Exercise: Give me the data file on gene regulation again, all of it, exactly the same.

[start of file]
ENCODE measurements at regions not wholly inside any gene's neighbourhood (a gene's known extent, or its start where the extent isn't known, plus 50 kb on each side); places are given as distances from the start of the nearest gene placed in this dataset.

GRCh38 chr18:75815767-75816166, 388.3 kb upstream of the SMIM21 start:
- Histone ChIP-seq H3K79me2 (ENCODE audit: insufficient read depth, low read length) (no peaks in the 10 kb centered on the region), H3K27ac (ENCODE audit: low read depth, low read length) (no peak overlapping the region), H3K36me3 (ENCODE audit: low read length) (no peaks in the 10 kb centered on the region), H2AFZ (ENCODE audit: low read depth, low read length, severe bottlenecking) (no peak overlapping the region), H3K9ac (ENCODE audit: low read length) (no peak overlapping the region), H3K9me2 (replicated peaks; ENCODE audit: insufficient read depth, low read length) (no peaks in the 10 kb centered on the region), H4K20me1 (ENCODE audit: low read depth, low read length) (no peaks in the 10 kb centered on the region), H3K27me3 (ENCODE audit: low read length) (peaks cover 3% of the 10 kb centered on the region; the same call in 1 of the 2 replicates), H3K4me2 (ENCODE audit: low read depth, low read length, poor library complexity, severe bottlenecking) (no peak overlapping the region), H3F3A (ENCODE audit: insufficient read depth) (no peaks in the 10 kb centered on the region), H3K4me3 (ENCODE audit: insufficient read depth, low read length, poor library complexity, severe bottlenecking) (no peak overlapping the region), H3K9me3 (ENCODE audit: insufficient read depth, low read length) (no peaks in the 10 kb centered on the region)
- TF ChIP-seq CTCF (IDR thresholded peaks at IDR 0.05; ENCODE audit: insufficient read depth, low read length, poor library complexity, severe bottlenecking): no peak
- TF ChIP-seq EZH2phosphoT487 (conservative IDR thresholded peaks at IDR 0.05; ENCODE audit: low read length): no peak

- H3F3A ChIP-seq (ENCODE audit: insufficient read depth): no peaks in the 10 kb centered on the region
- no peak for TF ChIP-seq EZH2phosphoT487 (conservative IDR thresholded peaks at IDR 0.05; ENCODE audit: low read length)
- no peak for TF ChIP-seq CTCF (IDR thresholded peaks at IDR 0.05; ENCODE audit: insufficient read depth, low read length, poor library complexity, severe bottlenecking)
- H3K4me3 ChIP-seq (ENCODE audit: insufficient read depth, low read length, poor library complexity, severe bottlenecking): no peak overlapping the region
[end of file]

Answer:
ENCODE measurements at regions not wholly inside any gene's neighbourhood (a gene's known extent, or its start where the extent isn't known, plus 50 kb on each side); places are given as distances from the start of the nearest gene placed in this dataset.

GRCh38 chr18:75815767-75816166, 388.3 kb upstream of the SMIM21 start:
- Histone ChIP-seq H3K79me2 (ENCODE audit: insufficient read depth, low read length) (no peaks in the 10 kb centered on the region), H3K27ac (ENCODE audit: low read depth, low read length) (no peak overlapping the region), H3K36me3 (ENCODE audit: low read length) (no peaks in the 10 kb centered on the region), H2AFZ (ENCODE audit: low read depth, low read length, severe bottlenecking) (no peak overlapping the region), H3K9ac (ENCODE audit: low read length) (no peak overlapping the region), H3K9me2 (replicated peaks; ENCODE audit: insufficient read depth, low read length) (no peaks in the 10 kb centered on the region), H4K20me1 (ENCODE audit: low read depth, low read length) (no peaks in the 10 kb centered on the region), H3K27me3 (ENCODE audit: low read length) (peaks cover 3% of the 10 kb centered on the region; the same call in 1 of the 2 replicates), H3K4me2 (ENCODE audit: low read depth, low read length, poor library complexity, severe bottlenecking) (no peak overlapping the region), H3F3A (ENCODE audit: insufficient read depth) (no peaks in the 10 kb centered on the region), H3K4me3 (ENCODE audit: insufficient read depth, low read length, poor library complexity, severe bottlenecking) (no peak overlapping the region), H3K9me3 (ENCODE audit: insufficient read depth, low read length) (no peaks in the 10 kb centered on the region)
- TF ChIP-seq CTCF (IDR thresholded peaks at IDR 0.05; ENCODE audit: insufficient read depth, low read length, poor library complexity, severe bottlenecking): no peak
- TF ChIP-seq EZH2phosphoT487 (conservative IDR thresholded peaks at IDR 0.05; ENCODE audit: low read length): no peak

- H3F3A ChIP-seq (ENCODE audit: insufficient read depth): no peaks in the 10 kb centered on the region
- no peak for TF ChIP-seq EZH2phosphoT487 (conservative IDR thresholded peaks at IDR 0.05; ENCODE audit: low read length)
- no peak for TF ChIP-seq CTCF (IDR thresholded peaks at IDR 0.05; ENCODE audit: insufficient read depth, low read length, poor library complexity, severe bottlenecking)
- H3K4me3 ChIP-seq (ENCODE audit: insufficient read depth, low read length, poor library complexity, severe bottlenecking): no peak overlapping the region